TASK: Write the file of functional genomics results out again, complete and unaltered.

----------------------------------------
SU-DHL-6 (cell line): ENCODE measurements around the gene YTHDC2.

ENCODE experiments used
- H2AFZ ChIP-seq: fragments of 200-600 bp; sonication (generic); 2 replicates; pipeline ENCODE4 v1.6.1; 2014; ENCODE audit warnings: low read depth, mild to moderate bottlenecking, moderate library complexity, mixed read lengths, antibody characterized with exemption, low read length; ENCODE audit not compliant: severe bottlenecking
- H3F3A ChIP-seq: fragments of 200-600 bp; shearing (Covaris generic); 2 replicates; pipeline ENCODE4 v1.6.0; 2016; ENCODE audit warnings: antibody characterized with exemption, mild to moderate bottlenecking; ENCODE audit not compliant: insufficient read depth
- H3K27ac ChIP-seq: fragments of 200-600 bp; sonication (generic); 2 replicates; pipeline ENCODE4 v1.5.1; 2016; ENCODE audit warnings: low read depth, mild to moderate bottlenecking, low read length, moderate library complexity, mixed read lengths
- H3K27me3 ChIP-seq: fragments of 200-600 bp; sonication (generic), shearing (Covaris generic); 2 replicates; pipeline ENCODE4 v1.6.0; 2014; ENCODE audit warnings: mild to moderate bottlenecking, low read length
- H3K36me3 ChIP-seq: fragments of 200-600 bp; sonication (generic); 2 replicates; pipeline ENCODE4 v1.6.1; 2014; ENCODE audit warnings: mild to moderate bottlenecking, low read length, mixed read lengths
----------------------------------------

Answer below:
SU-DHL-6 (cell line): ENCODE measurements around the gene YTHDC2.

ENCODE experiments used
- H2AFZ ChIP-seq: fragments of 200-600 bp; sonication (generic); 2 replicates; pipeline ENCODE4 v1.6.1; 2014; ENCODE audit warnings: low read depth, mild to moderate bottlenecking, moderate library complexity, mixed read lengths, antibody characterized with exemption, low read length; ENCODE audit not compliant: severe bottlenecking
- H3F3A ChIP-seq: fragments of 200-600 bp; shearing (Covaris generic); 2 replicates; pipeline ENCODE4 v1.6.0; 2016; ENCODE audit warnings: antibody characterized with exemption, mild to moderate bottlenecking; ENCODE audit not compliant: insufficient read depth
- H3K27ac ChIP-seq: fragments of 200-600 bp; sonication (generic); 2 replicates; pipeline ENCODE4 v1.5.1; 2016; ENCODE audit warnings: low read depth, mild to moderate bottlenecking, low read length, moderate library complexity, mixed read lengths
- H3K27me3 ChIP-seq: fragments of 200-600 bp; sonication (generic), shearing (Covaris generic); 2 replicates; pipeline ENCODE4 v1.6.0; 2014; ENCODE audit warnings: mild to moderate bottlenecking, low read length
- H3K36me3 ChIP-seq: fragments of 200-600 bp; sonication (generic); 2 replicates; pipeline ENCODE4 v1.6.1; 2014; ENCODE audit warnings: mild to moderate bottlenecking, low read length, mixed read lengths